The Massachusetts chapter of the Northeast Organic Farming Association. NOFA/Mass welcomes everyone who cares about food, where it comes from and how it’s grown

Growing Organically Since 1982

Tips for Carbon Sequestration

Tips for Practitioners 

Farmers

  • Plant nitrogen-fixing cover crops and living row paths.
  • Reduce tillage with no-till rotations or shallow till practices.
  • Recycle biomass with livestock.
  • Replace pesticides and fungicides with diverse beneficial organisms.
  • Incorporate perennials, pasture cropping, and cover crop cocktails into your farm plan.
  • Inoculate soils with beneficial microorganisms and provide inputs that require microbial digestion (for instance, plant meals and micronized rocks and shells instead of chemicals and organic sulfates)

Gardener/Homeowner

  • Plant your lawn with diverse species, including deep rooted grasses and nitrogen fixing species like clover.
  • Mow or heavily mulch over weeds instead of pulling.
  • Incorporate multi-layer, perennial, diverse plantings into your yard.
  • Compost your yard waste instead of burning it or sending it to the landfill.
  • Plant nitrogen fixing cover crops and living row paths in your vegetable gardens.

Landscape Manager

  • Emphasize perennials in plantings (particularly native plants) and use annuals to fill gaps.
  • Minimize the use of pavement and unproductive mulch.
  • Use biological controls instead of fungicides and pesticides.
  • Incorporate nitrogen-fixing trees and perennials into the landscape.
  • Maintain diverse forested buffers and perimeters.
  • Mow, cut back, and/or heavily mulch over weeds instead of pulling.
  • Establish a composting area for your municipality or campus—or deliver to a commercial composting company.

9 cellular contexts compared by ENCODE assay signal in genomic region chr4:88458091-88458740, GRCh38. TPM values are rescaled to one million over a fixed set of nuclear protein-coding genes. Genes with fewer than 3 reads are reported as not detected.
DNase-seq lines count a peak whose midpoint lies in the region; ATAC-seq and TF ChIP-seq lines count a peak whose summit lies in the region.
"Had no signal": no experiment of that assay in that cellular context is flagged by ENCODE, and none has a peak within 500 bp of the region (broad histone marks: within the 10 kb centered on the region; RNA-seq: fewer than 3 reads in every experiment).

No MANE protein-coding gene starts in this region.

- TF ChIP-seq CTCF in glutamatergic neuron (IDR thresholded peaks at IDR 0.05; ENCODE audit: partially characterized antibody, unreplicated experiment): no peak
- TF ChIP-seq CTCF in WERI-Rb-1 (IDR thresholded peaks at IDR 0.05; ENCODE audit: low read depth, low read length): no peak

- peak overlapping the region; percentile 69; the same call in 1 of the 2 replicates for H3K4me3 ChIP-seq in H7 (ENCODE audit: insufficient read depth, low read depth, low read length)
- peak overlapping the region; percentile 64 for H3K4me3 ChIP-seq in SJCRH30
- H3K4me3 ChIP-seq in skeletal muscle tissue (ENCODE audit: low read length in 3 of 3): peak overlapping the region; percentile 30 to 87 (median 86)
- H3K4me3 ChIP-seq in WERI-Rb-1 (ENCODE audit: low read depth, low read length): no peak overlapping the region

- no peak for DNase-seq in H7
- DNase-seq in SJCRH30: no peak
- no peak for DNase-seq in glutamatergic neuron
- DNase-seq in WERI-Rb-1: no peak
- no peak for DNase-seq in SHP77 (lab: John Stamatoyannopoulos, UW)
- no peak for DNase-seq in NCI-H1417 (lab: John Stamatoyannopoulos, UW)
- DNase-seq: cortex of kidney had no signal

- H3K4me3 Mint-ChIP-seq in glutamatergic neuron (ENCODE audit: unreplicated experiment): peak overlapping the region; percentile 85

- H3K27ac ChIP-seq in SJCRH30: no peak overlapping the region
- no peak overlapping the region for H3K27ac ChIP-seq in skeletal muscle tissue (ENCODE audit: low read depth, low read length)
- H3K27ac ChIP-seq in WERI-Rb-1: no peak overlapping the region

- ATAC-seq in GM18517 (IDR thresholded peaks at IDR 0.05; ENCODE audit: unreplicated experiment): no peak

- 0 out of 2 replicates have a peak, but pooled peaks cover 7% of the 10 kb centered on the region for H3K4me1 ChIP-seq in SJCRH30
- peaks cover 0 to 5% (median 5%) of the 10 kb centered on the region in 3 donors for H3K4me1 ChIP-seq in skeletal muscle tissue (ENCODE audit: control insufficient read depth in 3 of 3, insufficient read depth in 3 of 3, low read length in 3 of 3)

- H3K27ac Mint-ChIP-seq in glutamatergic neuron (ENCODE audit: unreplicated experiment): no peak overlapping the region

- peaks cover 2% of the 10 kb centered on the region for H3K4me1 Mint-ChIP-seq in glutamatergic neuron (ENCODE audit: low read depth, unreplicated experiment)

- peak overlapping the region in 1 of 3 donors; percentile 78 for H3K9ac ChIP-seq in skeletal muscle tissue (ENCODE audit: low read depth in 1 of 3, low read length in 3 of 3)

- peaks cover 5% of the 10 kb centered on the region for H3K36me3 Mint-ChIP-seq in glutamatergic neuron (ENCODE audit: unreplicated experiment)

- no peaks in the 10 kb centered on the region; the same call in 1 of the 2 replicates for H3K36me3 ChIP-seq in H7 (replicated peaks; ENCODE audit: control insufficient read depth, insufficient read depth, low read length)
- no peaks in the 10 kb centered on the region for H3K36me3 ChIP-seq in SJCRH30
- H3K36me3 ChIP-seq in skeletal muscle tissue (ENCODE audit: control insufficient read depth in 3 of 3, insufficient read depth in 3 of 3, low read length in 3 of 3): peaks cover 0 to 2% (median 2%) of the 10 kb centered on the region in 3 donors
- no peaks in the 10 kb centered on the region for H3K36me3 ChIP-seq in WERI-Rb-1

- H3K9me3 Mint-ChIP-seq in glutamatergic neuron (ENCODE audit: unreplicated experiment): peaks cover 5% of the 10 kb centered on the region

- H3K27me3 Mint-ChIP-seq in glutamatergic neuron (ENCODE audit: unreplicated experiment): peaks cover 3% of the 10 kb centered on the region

Consumer

  • Purchase food from farmers that use regenerative and organic practices.
  • Reduce your purchases from large scale, conventional industrial agriculure which contribute to soil carbon losses and CO2 emissions.
  • Compost as much of your household waste as possible. 
  • Consume only grass-fed and pasture-raised meats; seek out farmers and ranchers who prioritizing soil building.
  • Invest your food dollars in local farmers building soil, invest your climate action donations and advocacy into reforestation and reversing desertification (rehydrating the land) locally and globally.

 Activist/Educator

  • Advocate against factory animal operations and for properly managed grass and pasture based farming.
  • Support replanting your local environment, support diverse meadows and deep rooted grass landscapes
  • Get to know diverse plants and biodiverse ecosystems in your region.
  • Invest your climate action donations and advocacy into reforestation and reversing desertification (rehydrating the land) locally and globally.
  • Study soil microbe biodiversity and support composting everywhere.

Policy Maker

  • Rule out synthetic nitrogen fertilizers on athletic fields, institutional and public park lands.
  • Promote municipal land management that supports biodiversity and reduces inputs.
  • Prioritize climate funding for carbon farmers and ecosystem restoration.
  • Align local building codes with biodiversity and habitat regeneration and protection.
  • Emphasize development projects that regenerate and preserve soil ecosystems.
  • Prioritize green infrastructure for coastal and inland flood management.

Investor, Funder or Business

  • Divest from agro-industrial businesses.
  • Support ecosystem rehabilitation efforts and transition support for farmers and land managers who are switching to organic management techniques and regenerative practices.

Additional Resources

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